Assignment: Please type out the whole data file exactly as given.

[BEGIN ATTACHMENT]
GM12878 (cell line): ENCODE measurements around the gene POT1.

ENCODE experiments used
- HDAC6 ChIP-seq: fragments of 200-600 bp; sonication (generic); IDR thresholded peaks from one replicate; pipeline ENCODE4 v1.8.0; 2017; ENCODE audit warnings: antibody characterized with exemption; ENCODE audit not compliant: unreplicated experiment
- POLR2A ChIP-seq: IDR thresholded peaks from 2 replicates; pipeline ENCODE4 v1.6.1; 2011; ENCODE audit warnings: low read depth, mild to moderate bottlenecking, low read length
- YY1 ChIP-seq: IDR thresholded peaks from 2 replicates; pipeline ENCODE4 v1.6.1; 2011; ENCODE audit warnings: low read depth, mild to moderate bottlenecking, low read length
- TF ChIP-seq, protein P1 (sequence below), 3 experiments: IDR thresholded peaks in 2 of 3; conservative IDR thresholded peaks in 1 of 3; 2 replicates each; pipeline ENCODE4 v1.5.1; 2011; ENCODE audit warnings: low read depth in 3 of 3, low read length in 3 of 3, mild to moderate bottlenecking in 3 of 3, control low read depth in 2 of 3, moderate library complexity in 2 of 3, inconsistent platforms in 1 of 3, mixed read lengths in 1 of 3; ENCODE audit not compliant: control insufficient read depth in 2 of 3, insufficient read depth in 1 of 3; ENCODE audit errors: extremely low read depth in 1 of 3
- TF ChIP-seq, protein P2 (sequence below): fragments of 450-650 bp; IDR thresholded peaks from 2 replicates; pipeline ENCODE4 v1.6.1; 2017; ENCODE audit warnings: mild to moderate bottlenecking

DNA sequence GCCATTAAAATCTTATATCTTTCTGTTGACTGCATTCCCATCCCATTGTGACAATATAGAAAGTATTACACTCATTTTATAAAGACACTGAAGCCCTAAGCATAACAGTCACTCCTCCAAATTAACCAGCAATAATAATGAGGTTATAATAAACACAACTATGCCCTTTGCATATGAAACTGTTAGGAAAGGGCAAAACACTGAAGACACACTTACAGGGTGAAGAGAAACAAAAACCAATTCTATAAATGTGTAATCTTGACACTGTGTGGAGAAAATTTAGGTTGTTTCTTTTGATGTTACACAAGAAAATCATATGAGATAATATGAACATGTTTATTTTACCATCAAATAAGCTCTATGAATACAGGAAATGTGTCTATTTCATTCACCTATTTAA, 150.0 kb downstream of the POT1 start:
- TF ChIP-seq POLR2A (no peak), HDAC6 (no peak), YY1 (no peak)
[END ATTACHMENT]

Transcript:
GM12878 (cell line): ENCODE measurements around the gene POT1.

ENCODE experiments used
- HDAC6 ChIP-seq: fragments of 200-600 bp; sonication (generic); IDR thresholded peaks from one replicate; pipeline ENCODE4 v1.8.0; 2017; ENCODE audit warnings: antibody characterized with exemption; ENCODE audit not compliant: unreplicated experiment
- POLR2A ChIP-seq: IDR thresholded peaks from 2 replicates; pipeline ENCODE4 v1.6.1; 2011; ENCODE audit warnings: low read depth, mild to moderate bottlenecking, low read length
- YY1 ChIP-seq: IDR thresholded peaks from 2 replicates; pipeline ENCODE4 v1.6.1; 2011; ENCODE audit warnings: low read depth, mild to moderate bottlenecking, low read length
- TF ChIP-seq, protein P1 (sequence below), 3 experiments: IDR thresholded peaks in 2 of 3; conservative IDR thresholded peaks in 1 of 3; 2 replicates each; pipeline ENCODE4 v1.5.1; 2011; ENCODE audit warnings: low read depth in 3 of 3, low read length in 3 of 3, mild to moderate bottlenecking in 3 of 3, control low read depth in 2 of 3, moderate library complexity in 2 of 3, inconsistent platforms in 1 of 3, mixed read lengths in 1 of 3; ENCODE audit not compliant: control insufficient read depth in 2 of 3, insufficient read depth in 1 of 3; ENCODE audit errors: extremely low read depth in 1 of 3
- TF ChIP-seq, protein P2 (sequence below): fragments of 450-650 bp; IDR thresholded peaks from 2 replicates; pipeline ENCODE4 v1.6.1; 2017; ENCODE audit warnings: mild to moderate bottlenecking

DNA sequence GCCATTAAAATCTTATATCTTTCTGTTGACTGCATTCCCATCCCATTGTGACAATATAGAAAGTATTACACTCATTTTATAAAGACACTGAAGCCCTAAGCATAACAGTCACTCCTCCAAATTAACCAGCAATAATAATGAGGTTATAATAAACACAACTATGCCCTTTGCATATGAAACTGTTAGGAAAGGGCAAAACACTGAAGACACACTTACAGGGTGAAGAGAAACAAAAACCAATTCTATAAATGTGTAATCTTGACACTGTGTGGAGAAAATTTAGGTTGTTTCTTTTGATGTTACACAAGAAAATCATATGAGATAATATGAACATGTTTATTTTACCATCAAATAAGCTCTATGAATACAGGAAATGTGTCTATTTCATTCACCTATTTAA, 150.0 kb downstream of the POT1 start:
- TF ChIP-seq POLR2A (no peak), HDAC6 (no peak), YY1 (no peak)